At 0.3 Mya Canus lupus (Gray wolf) has fully developed and has spread throughout Europe and northern Asia. Berengia offers a way to North America.[5] At around 100,000 years ago, the Dire wolf, some of the largest members of the dog family, appears from southern Canada to South America and coast to coast. The Dire wolf shares its habitat with the Gray wolf. Around 8000 years ago the Dire wolf becomes extinct.

CharacteristicsEdit

Wild canids are found on every continent, except Antarctica, and inhabit a wide range of different habitats, including deserts, mountains, forests, and grassland. They vary in size from the fennec fox at 24 cm in length, to the gray wolf, which may be up to 200 cm long, and can weigh up to 80 kg.

With the sole living exception of the bush dog, canids have relatively long legs and lithe bodies, adapted for chasing prey. All canids are digitigrade, meaning that they walk on their toes. They possess bushy tails, non-retractile claws, and a dewclaw on the front feet. They possess a baculum, which helps to create a copulatory tie during mating, locking the animals together for up to an hour. Young canids are born blind, with their eyes opening a few weeks after birth.[6]

Many species live and hunt in packs, and have complex social lives. They are generally highly adaptable, and there may be considerable variation in habits even within a single species.

DentitionEdit

Most canids have 42 teeth, with a dental formula of: Template:Dentition2 As in other members of the carnivora, the upper fourth premolar and lower first molar are adapted as carnassial teeth for slicing flesh. The molar teeth are strong in most species, allowing the animals to crack open bone to reach the marrow. The deciduous or baby teeth formula in canids is 3 1 3; molars are completely absent.

Species and taxonomyEdit

FAMILY CANIDAE

Subfamily: Caninae

  • Basal Caninae
    • Genus Otocyon (present)
      • Bat-eared Fox, Otocyon megalotis (probably a vulpine close to Urocyon)
    • Genus Nyctereutes
      • Raccoon Dog, Nyctereutes procyonoides (probably a canine related to Speothos and perhaps Chrysocyon)

Fossil CanidaeEdit

Classification of Hesperocyoninae from Wang (1994). Classification of Borophaginae from Wang et al. (1999).

Prehistoric Caninae

  • Canini
    • Genus Canis
      • Dire Wolf, Canis dirus (1 Ma )
      • Canis arnensis (3.4 Ma, )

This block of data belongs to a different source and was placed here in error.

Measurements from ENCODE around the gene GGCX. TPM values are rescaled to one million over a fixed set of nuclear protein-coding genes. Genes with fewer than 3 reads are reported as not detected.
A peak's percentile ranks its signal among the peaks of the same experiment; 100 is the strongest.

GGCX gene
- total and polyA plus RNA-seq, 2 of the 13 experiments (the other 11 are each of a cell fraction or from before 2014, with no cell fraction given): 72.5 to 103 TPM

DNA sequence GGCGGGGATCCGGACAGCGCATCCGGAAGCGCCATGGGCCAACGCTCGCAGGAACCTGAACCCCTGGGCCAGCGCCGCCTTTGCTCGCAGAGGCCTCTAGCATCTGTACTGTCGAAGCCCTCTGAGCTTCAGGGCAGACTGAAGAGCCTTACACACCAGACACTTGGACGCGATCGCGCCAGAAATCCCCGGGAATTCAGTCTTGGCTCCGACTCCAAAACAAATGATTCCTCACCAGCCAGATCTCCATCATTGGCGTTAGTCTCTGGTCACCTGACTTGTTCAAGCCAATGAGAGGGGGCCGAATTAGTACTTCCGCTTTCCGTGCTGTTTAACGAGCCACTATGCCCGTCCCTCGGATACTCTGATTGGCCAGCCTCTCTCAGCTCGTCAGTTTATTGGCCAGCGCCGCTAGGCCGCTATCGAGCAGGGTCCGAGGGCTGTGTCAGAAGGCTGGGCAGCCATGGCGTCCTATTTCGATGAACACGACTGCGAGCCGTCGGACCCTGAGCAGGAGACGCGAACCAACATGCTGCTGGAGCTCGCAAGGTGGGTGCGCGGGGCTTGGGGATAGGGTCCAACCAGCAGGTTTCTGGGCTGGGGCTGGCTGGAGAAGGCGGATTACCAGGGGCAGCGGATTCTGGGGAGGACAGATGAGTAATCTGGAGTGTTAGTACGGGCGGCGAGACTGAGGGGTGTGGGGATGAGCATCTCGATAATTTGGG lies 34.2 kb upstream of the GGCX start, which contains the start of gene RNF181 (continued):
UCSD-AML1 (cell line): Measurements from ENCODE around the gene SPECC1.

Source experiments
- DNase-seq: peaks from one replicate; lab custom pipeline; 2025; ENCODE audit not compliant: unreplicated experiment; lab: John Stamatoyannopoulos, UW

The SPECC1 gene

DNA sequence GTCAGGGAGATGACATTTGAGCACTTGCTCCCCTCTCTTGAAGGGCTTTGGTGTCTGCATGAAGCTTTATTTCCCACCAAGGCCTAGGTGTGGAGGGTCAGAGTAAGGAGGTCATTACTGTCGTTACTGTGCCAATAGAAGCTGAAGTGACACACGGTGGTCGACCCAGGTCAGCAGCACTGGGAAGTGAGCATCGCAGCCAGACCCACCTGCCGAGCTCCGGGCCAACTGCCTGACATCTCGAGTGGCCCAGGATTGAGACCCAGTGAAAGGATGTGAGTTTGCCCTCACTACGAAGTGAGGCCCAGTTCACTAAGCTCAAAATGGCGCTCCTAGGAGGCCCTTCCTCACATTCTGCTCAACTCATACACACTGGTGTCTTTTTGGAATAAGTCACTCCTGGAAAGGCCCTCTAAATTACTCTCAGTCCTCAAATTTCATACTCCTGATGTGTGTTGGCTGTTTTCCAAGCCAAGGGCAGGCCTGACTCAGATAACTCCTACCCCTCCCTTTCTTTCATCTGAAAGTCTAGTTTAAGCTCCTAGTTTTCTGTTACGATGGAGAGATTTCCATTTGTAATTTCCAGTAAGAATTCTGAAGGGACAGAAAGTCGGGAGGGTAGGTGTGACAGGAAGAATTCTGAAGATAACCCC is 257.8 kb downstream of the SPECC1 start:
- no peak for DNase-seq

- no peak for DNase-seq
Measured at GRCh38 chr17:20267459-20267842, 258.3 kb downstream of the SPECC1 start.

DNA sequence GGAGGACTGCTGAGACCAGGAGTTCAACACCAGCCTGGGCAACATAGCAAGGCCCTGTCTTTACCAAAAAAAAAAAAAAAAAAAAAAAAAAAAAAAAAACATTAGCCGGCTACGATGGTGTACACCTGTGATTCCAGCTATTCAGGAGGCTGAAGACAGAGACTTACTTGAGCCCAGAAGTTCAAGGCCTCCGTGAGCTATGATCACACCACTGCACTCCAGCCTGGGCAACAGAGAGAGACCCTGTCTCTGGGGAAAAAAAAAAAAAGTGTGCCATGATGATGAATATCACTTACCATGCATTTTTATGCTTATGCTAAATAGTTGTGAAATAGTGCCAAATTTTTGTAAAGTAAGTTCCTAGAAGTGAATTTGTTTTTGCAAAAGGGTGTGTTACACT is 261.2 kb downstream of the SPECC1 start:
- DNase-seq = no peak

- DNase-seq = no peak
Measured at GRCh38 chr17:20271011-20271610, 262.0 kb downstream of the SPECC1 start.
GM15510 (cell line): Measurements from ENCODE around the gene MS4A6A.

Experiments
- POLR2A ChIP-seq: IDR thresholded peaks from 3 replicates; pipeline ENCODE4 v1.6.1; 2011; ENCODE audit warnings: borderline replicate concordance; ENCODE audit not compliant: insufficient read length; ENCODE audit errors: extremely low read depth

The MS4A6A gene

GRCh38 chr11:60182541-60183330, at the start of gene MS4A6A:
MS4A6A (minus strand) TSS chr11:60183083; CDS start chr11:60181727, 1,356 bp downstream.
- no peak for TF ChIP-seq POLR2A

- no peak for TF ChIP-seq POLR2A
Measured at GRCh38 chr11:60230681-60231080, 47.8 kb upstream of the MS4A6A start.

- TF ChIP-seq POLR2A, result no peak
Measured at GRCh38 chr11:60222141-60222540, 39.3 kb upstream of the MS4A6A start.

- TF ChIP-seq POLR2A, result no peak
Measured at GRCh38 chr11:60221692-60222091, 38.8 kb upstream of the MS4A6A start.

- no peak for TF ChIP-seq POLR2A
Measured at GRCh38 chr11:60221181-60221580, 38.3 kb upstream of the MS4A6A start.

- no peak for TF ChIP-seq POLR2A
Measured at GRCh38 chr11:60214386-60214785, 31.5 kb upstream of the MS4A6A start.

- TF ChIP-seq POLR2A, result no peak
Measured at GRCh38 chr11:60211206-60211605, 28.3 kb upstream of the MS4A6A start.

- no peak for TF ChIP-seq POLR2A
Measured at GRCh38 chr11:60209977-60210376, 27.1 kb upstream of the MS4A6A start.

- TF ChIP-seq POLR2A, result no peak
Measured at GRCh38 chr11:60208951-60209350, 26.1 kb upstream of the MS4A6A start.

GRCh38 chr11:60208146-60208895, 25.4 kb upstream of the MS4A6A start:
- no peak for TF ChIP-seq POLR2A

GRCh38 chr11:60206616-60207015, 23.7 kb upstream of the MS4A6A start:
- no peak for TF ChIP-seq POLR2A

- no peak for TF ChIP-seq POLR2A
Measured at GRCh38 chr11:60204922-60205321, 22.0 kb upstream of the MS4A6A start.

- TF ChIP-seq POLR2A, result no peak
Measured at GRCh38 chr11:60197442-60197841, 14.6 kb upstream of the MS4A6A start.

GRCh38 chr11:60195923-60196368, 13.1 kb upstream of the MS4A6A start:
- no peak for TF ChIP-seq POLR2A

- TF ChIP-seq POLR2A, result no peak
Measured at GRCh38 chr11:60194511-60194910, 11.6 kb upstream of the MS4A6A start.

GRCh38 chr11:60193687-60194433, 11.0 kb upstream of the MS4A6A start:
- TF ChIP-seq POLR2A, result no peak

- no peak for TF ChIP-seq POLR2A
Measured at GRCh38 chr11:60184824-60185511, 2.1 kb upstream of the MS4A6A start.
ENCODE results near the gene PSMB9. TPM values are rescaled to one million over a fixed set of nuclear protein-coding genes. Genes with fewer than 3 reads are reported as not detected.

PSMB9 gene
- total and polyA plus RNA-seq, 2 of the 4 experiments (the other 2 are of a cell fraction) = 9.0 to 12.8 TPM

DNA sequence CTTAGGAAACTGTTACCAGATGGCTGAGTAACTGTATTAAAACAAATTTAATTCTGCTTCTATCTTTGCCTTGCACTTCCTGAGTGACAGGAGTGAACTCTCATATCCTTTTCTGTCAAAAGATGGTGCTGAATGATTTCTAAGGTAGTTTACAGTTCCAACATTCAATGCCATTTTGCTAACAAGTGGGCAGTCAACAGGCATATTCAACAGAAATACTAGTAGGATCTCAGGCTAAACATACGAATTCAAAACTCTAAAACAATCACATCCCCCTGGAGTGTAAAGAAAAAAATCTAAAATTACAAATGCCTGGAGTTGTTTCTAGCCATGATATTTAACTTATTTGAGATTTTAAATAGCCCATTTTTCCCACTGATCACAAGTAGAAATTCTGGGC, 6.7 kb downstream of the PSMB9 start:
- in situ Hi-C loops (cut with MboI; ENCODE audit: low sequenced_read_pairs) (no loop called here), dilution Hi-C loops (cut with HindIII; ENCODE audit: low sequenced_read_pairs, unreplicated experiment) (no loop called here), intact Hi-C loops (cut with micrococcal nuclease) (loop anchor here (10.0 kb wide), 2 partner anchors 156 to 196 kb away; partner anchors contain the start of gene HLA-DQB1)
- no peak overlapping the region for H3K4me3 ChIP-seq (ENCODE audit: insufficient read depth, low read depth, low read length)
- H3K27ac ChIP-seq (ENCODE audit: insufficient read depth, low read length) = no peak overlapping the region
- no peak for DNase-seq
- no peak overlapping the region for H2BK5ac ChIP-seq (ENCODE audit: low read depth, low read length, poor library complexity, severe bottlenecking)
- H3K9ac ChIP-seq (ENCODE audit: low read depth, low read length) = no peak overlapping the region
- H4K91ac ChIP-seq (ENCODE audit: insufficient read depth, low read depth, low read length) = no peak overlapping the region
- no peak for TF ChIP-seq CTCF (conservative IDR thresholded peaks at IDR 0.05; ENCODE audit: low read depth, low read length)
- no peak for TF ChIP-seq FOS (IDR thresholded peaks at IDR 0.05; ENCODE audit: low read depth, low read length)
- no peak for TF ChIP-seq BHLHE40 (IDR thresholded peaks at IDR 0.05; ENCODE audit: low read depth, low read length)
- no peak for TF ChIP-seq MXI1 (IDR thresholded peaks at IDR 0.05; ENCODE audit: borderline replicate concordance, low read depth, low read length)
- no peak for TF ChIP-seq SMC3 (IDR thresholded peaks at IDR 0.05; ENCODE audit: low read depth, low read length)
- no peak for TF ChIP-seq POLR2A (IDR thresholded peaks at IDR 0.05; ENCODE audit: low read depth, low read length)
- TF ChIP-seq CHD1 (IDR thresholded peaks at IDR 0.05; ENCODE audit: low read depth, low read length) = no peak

• Canis (Eucyon) cipio (8.2 Ma , probably first species of Canis genus)
      • Canis etruscus (3.4 Ma )
      • Canis falconeri (2.6 Ma )
      • Canis mosbachensis (0.787 Ma )
      • Canis lepophagus (4-5 Ma )
      • Canis donnezani (4.0-3.1 Ma , probably ancestor of wolves)
      • Canis edwardii (1.8 Ma , first species of wolf in North America)
      • Canis gezi
      • Canis nehringi
      • Canis ameghinoi
      • Canis michauxi
      • Canis adoxus
      • Canis cautleyi
      • Canis ambrusteri (0.8 Ma )
    • Genus Theriodictis (1.8 Ma )
      • Theriodictis platensis (1.8 Ma )
      • Theriodictis tarijensis (1.8 Ma )
      • Theriodictis (Canis) proplatensis (2.1 Ma )
    • Genus Protocyon
      • Protocyon orcesi
      • Protocyon scagliarum
      • Protocyon troglodytes
    • Genus Dusicyon
      • Dusicyon avus
    • Genus Cerdocyon
    • Genus Speothos
    • Genus Nurocyon
      • Nurocyon chonokhariensis
  • Vulpini
    • Genus Vulpes (7 Ma to present)
      • Vulpes alopecoides (2.6 Ma )
      • Vulpes cf. alopecoides (2.6 Ma )
      • Vulpes cf. vulpes (0.1275 Ma )
      • Vulpes galaticus (4.2 Ma )
      • Vulpes riffautae (7 Ma )
  • Basal Canids
    • Genus Nyctereutes (7.1 Ma to present)
      • Nyctereutes cf. donnezani (7.1 Ma )
      • Nyctereutes cf. megamastoides (3.158 Ma )
      • Nyctereutes donnezani (3.4 Ma )
      • Nyctereutes megamostoides (2.6 Ma )
      • Nyctereutes sinensis (3.4 Ma )
  • First Caninae
    • Genus Eucyon (8 Ma †)
      • Eucyon davisi (8.3 Ma , probably ancestor of Canis)
      • Eucyon minor (8 Ma )
      • Eucyon zhoui (8 Ma )
      • Eucyon monticinensis(8 Ma )
      • Eucyon odessanus
    • Genus Leptocyon (24-16 Ma †)
      • Leptocyon vafer (16 Ma)
      • Leptocyon vulpinus (24 Ma)

Borophaginae : (Ma = million years ago)

    • Genus Aelurodon (16-12 Ma)
      • Aelurodon asthenostylus (16 Ma)
      • Aelurodon ferox (15 Ma)
      • Aelurodon mcgrewi (15 Ma)
      • Aelurodon montanensis (15 Ma)
      • Aelurodon stirtoni (13 Ma)
      • Aelurodon taxoides (12 Ma)
    • Genus Archaeocyon (32-24 Ma)
      • Archaeocyon leptodus (32-24 Ma)
      • Archaeocyon pavidus (32-28 Ma)
      • Archaeocyon falkenbachi (25-24 Ma)
    • Genus Borophagus (12-5 Ma)